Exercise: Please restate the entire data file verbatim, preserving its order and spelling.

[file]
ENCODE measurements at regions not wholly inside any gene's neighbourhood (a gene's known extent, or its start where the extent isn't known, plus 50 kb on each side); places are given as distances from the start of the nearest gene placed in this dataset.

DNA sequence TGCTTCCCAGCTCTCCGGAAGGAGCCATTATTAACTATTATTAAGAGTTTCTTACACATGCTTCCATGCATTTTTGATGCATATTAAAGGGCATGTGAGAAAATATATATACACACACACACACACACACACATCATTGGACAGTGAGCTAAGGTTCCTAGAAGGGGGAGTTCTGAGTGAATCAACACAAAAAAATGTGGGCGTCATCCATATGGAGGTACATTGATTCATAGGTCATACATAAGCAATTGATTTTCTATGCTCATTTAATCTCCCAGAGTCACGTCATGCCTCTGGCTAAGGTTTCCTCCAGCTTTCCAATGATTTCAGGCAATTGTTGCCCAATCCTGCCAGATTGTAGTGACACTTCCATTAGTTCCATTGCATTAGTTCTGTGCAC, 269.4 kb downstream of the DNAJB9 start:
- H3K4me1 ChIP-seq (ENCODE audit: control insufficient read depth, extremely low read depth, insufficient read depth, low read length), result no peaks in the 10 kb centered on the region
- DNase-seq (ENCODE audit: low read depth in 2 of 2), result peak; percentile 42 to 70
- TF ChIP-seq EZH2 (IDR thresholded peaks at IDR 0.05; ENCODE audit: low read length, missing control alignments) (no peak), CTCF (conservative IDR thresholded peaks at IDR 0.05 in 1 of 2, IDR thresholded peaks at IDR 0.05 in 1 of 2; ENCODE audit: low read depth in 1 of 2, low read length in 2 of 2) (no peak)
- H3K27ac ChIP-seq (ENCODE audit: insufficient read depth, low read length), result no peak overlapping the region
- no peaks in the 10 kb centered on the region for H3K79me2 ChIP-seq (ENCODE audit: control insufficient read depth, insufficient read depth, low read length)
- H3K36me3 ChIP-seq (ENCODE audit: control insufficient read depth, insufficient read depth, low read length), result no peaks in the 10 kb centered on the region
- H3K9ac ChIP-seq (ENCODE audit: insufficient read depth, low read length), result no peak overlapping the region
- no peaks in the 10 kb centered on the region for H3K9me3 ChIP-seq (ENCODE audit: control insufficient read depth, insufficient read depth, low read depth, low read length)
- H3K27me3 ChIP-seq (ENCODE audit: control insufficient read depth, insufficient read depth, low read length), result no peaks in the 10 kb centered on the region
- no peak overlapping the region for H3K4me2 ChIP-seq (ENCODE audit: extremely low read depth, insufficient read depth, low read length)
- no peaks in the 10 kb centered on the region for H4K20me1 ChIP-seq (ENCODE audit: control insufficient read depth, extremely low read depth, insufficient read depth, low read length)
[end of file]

ENCODE measurements at regions not wholly inside any gene's neighbourhood (a gene's known extent, or its start where the extent isn't known, plus 50 kb on each side); places are given as distances from the start of the nearest gene placed in this dataset.

DNA sequence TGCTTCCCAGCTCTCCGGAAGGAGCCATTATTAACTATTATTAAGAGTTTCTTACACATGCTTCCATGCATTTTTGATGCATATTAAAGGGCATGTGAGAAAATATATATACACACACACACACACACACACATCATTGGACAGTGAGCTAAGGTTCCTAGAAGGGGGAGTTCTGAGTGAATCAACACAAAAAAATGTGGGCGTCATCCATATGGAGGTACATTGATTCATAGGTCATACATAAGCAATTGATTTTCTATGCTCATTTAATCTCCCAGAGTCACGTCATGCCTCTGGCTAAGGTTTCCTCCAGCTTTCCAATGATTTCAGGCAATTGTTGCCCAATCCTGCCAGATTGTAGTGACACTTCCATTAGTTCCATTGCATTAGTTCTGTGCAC, 269.4 kb downstream of the DNAJB9 start:
- H3K4me1 ChIP-seq (ENCODE audit: control insufficient read depth, extremely low read depth, insufficient read depth, low read length), result no peaks in the 10 kb centered on the region
- DNase-seq (ENCODE audit: low read depth in 2 of 2), result peak; percentile 42 to 70
- TF ChIP-seq EZH2 (IDR thresholded peaks at IDR 0.05; ENCODE audit: low read length, missing control alignments) (no peak), CTCF (conservative IDR thresholded peaks at IDR 0.05 in 1 of 2, IDR thresholded peaks at IDR 0.05 in 1 of 2; ENCODE audit: low read depth in 1 of 2, low read length in 2 of 2) (no peak)
- H3K27ac ChIP-seq (ENCODE audit: insufficient read depth, low read length), result no peak overlapping the region
- no peaks in the 10 kb centered on the region for H3K79me2 ChIP-seq (ENCODE audit: control insufficient read depth, insufficient read depth, low read length)
- H3K36me3 ChIP-seq (ENCODE audit: control insufficient read depth, insufficient read depth, low read length), result no peaks in the 10 kb centered on the region
- H3K9ac ChIP-seq (ENCODE audit: insufficient read depth, low read length), result no peak overlapping the region
- no peaks in the 10 kb centered on the region for H3K9me3 ChIP-seq (ENCODE audit: control insufficient read depth, insufficient read depth, low read depth, low read length)
- H3K27me3 ChIP-seq (ENCODE audit: control insufficient read depth, insufficient read depth, low read length), result no peaks in the 10 kb centered on the region
- no peak overlapping the region for H3K4me2 ChIP-seq (ENCODE audit: extremely low read depth, insufficient read depth, low read length)
- no peaks in the 10 kb centered on the region for H4K20me1 ChIP-seq (ENCODE audit: control insufficient read depth, extremely low read depth, insufficient read depth, low read length)